Monday, November 30, 2009

He keenly observes the highs and lows of a fast changing society and expresses them either on canvas or other media

London’s Alexia Goethe Gallery presents a solo exhibition of recent works by Jagannath Panda. His realism tends to believe and reside in the existence of Fantasy. In a single creation, the artist within the high rise apartment blocks of the burgeoning India can posit the existence of stylized gods, apparently culled from the old palm leaf manuscripts of his home state.

Assemblage and Collage get divorced from their Surrealist patrimony. His subject matter and ideas are often sourced from the events that unfold around him. As part of his creative churning, the commonplace object acquires symbolic stature, representing aspirations or even rigid dogmas. Environmental and social issues greatly concern this socially aware artist.

Elaborating on his art practice, he mentions: “I’m aware of the fragility of coexistence and also the fact that physical and emotional spaces sometimes act like quicksand.” The ironies of life visible in his surroundings greatly interest him and the unanswered questions arouse his curiosity.

Acting as both mirror and memory, they store preconceived meanings and reflect a contradictory reality that has always intrigued him. He keenly observes the highs and lows of a fast changing society and expresses them either on canvas or other media, drawing on the ambiguities of contemporary life. He states, “You can understand life in many different directions, and that is what I want to paint.”

His deceptively simple visual imagery consists of linear drawing and/or a rendered form or two that appear to float on the surface. Though his drawings are realistic, he refrains from offering a direct reference to the subject’s existence. On occasions he employs tracing sheets, silver foil and thread, to emphasis the reality of the material he uses. Color plays a limited albeit vital role of highlighting form.

Wednesday, November 25, 2009

Govt. of India Scheme for Visiting Fellows in Art, Culture & Heritage

The Scheme is being introduced in order to invigorate and revitalise the various institutions under the Ministry of Culture. This is sought to be achieved by encouraging scholars/academicians to affiliate themselves with these institutions to work on projects of mutual interest. With a view to infuse fresh knowledge capital into the institutions, the scheme envisages lateral movement of these scholars/academicians into the institutions to take up projects and research work related to the main objectives of these institutions and enrich them with a new creative edge and academic excellence. The Scheme will be open to both Indian nationals and foreign citizens. The proportion of foreigners will not normally exceed one –third of the total Fellowships awarded in a year.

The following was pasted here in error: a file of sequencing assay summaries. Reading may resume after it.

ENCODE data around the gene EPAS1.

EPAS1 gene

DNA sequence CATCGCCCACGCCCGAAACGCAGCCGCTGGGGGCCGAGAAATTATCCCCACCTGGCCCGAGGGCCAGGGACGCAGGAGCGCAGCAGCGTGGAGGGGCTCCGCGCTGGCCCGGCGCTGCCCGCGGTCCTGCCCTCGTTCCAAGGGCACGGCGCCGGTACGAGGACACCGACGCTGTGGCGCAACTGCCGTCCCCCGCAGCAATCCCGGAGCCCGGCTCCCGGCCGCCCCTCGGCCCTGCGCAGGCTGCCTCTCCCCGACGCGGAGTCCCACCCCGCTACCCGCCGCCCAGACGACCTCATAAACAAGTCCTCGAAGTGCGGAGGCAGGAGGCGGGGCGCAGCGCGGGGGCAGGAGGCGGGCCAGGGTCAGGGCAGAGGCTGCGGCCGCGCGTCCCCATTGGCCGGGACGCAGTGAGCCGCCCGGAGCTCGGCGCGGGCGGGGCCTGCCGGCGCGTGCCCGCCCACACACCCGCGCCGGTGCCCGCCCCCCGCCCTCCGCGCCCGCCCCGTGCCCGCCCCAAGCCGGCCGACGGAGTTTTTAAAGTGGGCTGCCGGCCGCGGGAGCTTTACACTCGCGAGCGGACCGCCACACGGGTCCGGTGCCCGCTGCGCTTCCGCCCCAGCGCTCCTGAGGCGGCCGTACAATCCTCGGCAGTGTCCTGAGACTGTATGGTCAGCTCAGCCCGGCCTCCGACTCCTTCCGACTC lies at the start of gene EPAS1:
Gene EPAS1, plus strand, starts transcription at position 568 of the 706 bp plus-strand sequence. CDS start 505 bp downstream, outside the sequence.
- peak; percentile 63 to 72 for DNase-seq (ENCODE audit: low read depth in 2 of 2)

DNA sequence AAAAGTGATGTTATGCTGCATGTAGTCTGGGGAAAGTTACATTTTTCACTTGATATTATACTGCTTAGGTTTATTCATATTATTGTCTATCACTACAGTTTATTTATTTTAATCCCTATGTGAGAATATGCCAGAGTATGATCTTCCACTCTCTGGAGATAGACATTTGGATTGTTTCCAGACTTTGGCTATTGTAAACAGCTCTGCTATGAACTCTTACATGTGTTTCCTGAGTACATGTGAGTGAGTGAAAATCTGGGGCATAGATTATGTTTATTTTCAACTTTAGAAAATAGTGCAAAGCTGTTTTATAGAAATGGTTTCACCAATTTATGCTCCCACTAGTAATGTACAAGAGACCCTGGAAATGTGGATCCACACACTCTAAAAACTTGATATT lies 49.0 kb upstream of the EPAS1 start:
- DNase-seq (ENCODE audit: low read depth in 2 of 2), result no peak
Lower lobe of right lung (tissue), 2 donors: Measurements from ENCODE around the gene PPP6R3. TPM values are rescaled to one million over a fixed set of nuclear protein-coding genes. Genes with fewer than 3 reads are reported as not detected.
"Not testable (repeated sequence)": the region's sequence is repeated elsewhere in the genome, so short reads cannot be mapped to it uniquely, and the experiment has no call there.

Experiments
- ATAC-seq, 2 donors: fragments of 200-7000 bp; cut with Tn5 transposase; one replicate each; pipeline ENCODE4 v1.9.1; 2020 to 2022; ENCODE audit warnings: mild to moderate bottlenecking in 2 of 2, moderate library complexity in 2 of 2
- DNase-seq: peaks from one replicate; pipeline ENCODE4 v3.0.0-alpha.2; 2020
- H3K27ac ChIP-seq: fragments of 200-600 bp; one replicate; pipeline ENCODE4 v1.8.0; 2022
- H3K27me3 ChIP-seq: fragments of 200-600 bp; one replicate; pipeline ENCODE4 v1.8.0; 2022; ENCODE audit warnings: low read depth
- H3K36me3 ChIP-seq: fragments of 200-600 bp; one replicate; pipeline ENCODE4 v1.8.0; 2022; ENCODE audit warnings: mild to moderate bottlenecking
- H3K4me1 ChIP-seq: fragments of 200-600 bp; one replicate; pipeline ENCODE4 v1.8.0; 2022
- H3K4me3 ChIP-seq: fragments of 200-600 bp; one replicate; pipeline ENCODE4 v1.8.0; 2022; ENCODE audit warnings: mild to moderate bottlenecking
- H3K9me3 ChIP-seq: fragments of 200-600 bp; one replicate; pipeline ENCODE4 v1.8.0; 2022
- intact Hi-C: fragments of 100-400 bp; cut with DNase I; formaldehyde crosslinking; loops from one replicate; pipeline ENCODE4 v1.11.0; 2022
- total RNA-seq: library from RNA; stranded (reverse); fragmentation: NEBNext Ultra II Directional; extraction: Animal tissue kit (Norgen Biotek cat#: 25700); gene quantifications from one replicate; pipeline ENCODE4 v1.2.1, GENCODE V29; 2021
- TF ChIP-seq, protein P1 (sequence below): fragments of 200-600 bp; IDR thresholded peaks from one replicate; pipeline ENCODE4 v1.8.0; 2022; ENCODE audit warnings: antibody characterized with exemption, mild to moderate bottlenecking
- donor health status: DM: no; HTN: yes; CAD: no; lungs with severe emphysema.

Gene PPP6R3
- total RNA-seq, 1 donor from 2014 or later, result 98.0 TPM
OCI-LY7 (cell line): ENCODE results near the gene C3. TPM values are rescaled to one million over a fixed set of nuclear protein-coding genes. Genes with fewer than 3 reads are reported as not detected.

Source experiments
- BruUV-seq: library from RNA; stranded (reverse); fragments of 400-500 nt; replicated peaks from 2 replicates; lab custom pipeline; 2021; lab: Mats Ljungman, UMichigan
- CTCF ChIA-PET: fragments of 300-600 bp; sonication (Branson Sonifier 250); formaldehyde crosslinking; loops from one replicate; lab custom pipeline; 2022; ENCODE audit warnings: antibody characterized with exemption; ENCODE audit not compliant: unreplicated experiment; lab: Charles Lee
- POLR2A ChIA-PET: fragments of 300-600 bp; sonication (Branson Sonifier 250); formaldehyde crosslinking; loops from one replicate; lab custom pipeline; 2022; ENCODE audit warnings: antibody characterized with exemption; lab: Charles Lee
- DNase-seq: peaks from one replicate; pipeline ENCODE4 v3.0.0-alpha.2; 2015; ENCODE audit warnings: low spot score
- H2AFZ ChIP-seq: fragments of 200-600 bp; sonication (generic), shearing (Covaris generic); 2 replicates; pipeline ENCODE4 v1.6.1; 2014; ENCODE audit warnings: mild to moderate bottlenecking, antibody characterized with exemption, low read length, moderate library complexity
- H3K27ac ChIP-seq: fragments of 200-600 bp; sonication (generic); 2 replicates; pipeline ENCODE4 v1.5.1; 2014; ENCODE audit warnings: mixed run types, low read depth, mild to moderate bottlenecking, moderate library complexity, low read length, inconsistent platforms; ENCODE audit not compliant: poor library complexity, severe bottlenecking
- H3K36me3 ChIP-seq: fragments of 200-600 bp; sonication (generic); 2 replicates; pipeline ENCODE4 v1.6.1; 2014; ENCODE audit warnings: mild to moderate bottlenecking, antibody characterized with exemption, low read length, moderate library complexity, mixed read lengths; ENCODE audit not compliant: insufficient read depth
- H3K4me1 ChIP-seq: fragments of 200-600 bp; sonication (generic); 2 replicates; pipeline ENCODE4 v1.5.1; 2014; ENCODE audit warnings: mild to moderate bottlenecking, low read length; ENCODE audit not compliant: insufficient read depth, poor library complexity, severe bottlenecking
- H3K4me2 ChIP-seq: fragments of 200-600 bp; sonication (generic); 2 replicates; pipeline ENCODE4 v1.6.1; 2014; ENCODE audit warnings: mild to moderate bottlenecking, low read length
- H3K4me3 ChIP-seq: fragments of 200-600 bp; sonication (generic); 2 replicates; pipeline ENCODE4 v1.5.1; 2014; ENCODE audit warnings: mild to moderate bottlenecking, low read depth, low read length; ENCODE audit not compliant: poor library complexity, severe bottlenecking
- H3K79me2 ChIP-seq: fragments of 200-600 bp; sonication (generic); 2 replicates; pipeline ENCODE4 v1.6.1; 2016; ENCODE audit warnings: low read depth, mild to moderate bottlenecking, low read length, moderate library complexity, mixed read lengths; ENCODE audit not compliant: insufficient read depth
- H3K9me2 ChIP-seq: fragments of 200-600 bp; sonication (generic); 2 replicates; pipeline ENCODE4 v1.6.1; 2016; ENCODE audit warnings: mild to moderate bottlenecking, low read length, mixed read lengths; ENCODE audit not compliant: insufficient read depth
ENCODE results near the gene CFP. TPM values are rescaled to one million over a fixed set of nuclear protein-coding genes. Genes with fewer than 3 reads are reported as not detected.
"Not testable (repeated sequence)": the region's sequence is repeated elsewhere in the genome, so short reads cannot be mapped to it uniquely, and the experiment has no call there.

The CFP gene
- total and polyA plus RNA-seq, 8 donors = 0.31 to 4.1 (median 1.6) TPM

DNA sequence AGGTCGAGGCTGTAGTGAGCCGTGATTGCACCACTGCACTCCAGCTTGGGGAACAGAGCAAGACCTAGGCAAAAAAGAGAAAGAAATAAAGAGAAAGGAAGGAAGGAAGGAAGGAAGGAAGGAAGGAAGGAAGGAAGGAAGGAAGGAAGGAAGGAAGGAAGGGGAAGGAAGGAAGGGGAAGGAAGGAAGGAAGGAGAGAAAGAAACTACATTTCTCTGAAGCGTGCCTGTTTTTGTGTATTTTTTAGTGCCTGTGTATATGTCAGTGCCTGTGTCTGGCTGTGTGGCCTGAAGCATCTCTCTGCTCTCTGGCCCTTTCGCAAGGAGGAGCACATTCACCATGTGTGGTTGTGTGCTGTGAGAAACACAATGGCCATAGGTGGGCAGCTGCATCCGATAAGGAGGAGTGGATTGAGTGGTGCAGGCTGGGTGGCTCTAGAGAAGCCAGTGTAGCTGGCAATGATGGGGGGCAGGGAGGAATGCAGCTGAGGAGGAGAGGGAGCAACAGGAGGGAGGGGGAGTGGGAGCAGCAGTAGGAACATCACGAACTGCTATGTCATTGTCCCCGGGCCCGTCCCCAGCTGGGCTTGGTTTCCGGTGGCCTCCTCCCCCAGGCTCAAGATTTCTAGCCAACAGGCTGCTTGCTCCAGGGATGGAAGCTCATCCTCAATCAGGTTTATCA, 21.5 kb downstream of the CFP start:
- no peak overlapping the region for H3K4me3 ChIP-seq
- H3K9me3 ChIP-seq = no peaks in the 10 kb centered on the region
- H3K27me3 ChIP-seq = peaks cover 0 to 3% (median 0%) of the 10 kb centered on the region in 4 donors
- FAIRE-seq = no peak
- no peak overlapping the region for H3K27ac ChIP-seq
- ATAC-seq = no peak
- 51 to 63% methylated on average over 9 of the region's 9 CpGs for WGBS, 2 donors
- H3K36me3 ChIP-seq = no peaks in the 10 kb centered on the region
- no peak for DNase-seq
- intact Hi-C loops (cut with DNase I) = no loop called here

Participating Institutions:

Scholars who have sound academic or professional credentials and who have made significant contribution to knowledge in their respective fields, as reflected in publications in reputed and referred journals and books authored by them, or persons with significant creative work in any field of art or culture, will be eligible to apply. The Fellow selected will have to attend the institution concerned, as the objective of this scheme is to provide such institutions with academic expertise, to induce academic orientation in their activities and to provide interaction with visiting academics from other institutions. Therefore, candidates who are in regular employment cannot avail the Fellowship at their parent institution.

Scholars to be engaged must have both the credentials as laid down in the preceding paragraph, as well as a strong reputation in the field covered by the institution. The Ministry of Culture will allot grant-in-aid as part of their budget allocation if the institution is an autonomous body (and seeks such funding) or make required budget provision if the institution is an attached/subordinate formation of the Ministry, for supporting the scholars thus engaged. The institutions will have the full freedom and flexibility to administer the Scheme (for which the Ministry will provide the grant-in-aid/ budgetary provision, as the case may be), within the broad parameters laid down herein under and as may be advised by the National Selection Committee (NSC) on Visiting Fellowships.

6.1 The institutions as well as scholars may identify areas to be explored, but the subject of research need not be confined/limited to one institution. The Fellow selected will work on a project of mutual benefit to both the researcher and the institution(s). The subject of research should be one that can be usefully pursued with the resources and facilities of the institution awarding the Fellowship, though he/she will be free to draw on the resources and facilities of other institutions as well. If the subject of research extends to more than one institution or the Fellow otherwise needs to draw upon the resources and facilities of other institution(s), the institution awarding the Fellowship would act as the Fellow’s nodal institution and recommend the Fellow to such other institution(s).

6.2 To start with, there may be 15 Fellowships per annum, which number can be revised at a later date. An institution can award a maximum of two Fellowships in a year but the NSC will have the discretion to relax this condition in exceptional cases.

7.1 A Visiting Fellow who is from a University, College or Government set-up in India would be entitled to the same pay, including grade pay, etc, which he/she would have drawn had he/she continued in his/her parent organization. Essential or mandatory contribution of the employer to CPF etc. would also be paid as may have been paid by the employer had he/she continued in his/her parent organization.